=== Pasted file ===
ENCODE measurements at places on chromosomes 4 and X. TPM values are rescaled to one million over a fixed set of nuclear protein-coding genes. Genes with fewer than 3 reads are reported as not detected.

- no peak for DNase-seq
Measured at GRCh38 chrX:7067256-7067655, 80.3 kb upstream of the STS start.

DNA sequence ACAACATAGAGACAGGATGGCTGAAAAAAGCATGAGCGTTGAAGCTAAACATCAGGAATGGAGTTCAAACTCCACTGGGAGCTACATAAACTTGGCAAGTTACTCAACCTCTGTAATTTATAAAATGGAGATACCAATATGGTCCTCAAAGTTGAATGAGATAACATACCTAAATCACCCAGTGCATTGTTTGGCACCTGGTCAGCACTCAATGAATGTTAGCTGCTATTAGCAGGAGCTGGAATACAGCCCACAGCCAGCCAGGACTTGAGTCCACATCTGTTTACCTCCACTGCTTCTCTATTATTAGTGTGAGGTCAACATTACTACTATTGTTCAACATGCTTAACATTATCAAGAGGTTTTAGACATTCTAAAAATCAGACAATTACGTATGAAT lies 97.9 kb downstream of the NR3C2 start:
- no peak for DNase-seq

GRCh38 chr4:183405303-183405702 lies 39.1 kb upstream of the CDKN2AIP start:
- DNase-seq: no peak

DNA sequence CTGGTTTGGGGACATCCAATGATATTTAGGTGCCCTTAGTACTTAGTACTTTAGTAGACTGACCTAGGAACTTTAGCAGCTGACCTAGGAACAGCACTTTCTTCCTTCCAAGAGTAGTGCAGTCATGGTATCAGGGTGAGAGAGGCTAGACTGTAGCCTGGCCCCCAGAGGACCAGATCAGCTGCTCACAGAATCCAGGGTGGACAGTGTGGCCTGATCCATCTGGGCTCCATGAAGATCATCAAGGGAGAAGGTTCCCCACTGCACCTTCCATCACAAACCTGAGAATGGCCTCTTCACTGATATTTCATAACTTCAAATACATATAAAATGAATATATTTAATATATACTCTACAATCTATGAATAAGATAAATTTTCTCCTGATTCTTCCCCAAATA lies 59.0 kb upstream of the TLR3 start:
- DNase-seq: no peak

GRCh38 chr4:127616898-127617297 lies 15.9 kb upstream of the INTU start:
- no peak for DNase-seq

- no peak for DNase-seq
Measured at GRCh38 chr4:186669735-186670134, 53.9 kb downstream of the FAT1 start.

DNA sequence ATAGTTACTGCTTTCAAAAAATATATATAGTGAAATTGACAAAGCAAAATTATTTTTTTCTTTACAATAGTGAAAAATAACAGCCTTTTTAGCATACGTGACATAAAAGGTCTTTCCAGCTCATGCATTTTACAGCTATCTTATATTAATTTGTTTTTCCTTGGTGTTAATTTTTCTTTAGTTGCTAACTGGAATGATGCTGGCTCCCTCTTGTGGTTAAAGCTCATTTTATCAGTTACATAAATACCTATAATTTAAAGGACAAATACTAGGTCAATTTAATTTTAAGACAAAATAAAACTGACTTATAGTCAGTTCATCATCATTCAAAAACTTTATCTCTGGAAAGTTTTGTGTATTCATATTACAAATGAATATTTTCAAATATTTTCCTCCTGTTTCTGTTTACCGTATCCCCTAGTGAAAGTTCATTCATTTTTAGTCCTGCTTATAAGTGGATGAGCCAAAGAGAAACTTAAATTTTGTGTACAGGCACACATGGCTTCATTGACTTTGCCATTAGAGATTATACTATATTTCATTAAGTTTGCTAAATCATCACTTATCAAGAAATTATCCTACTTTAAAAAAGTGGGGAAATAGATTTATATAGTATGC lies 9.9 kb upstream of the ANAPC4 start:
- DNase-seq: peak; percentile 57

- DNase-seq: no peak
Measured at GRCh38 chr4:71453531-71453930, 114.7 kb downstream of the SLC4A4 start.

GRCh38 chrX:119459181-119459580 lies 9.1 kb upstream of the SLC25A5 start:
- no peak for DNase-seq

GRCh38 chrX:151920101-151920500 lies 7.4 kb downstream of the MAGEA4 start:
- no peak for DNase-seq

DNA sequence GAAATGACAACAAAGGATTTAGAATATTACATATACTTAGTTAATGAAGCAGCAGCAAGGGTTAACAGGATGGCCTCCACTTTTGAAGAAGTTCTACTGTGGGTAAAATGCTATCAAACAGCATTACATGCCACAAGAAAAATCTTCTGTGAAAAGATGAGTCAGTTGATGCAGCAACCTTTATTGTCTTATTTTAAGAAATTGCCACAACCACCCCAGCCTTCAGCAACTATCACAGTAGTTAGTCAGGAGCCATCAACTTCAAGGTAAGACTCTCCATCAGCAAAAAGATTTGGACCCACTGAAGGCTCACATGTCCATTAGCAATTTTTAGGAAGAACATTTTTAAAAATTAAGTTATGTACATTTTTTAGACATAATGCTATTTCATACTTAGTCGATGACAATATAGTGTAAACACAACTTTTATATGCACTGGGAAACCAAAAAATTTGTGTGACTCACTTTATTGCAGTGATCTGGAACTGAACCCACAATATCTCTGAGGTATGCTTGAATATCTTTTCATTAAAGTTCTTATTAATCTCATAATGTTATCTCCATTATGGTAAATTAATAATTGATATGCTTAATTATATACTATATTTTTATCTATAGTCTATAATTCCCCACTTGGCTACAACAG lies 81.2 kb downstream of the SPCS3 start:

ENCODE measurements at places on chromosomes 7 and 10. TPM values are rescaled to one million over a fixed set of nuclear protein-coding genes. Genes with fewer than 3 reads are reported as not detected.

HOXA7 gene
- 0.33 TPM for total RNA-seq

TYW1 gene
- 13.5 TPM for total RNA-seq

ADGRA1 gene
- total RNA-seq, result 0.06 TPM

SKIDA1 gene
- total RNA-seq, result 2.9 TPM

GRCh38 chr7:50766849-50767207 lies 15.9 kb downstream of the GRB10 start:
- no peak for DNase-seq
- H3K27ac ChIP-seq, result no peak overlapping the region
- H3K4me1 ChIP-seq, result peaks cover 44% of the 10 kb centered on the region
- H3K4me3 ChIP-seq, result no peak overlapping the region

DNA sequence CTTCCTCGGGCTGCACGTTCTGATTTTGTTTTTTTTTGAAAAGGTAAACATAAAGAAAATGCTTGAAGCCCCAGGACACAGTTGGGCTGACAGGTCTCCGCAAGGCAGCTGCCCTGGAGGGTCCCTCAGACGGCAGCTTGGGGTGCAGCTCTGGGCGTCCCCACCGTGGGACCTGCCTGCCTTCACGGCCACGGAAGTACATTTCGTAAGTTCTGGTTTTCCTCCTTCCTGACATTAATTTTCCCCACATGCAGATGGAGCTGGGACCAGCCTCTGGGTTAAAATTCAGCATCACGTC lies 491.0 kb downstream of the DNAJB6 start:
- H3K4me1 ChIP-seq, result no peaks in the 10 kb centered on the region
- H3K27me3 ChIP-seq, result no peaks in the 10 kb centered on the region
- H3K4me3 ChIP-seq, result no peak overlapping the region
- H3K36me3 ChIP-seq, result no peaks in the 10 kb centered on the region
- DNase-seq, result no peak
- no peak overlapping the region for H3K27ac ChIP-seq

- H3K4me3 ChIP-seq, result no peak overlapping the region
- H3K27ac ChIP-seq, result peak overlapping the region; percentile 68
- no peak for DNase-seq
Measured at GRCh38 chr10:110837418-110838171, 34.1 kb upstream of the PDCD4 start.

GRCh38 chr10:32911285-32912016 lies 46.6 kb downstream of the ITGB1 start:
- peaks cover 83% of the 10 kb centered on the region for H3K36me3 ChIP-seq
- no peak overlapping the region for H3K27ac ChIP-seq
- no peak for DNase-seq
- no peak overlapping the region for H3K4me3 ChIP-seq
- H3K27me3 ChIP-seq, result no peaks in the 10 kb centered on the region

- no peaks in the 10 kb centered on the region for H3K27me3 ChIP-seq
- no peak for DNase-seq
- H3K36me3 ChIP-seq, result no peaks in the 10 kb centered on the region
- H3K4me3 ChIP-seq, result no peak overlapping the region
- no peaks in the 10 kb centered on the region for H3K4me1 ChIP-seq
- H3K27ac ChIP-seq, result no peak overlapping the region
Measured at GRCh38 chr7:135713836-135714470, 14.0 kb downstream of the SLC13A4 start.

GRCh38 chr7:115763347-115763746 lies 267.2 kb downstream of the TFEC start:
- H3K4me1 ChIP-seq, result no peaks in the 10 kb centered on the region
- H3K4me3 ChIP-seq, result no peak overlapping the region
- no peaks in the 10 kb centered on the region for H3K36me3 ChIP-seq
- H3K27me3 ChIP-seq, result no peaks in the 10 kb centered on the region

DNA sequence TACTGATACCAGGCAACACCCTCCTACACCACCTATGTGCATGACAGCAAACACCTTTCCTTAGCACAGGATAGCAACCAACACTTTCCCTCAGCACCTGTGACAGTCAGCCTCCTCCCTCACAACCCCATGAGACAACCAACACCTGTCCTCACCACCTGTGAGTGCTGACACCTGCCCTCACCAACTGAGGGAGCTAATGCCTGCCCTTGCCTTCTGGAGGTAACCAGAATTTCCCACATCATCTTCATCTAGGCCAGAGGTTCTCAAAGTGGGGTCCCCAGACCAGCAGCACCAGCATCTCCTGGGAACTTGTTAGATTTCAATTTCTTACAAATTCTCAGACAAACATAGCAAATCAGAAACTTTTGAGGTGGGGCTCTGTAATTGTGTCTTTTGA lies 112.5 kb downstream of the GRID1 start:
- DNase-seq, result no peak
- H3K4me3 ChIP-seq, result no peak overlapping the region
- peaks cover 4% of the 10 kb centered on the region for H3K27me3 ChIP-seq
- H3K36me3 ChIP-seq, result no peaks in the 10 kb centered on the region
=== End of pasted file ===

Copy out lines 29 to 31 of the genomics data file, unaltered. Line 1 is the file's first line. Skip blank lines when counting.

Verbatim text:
- total RNA-seq, result 0.06 TPM

SKIDA1 gene
- total RNA-seq, result 2.9 TPM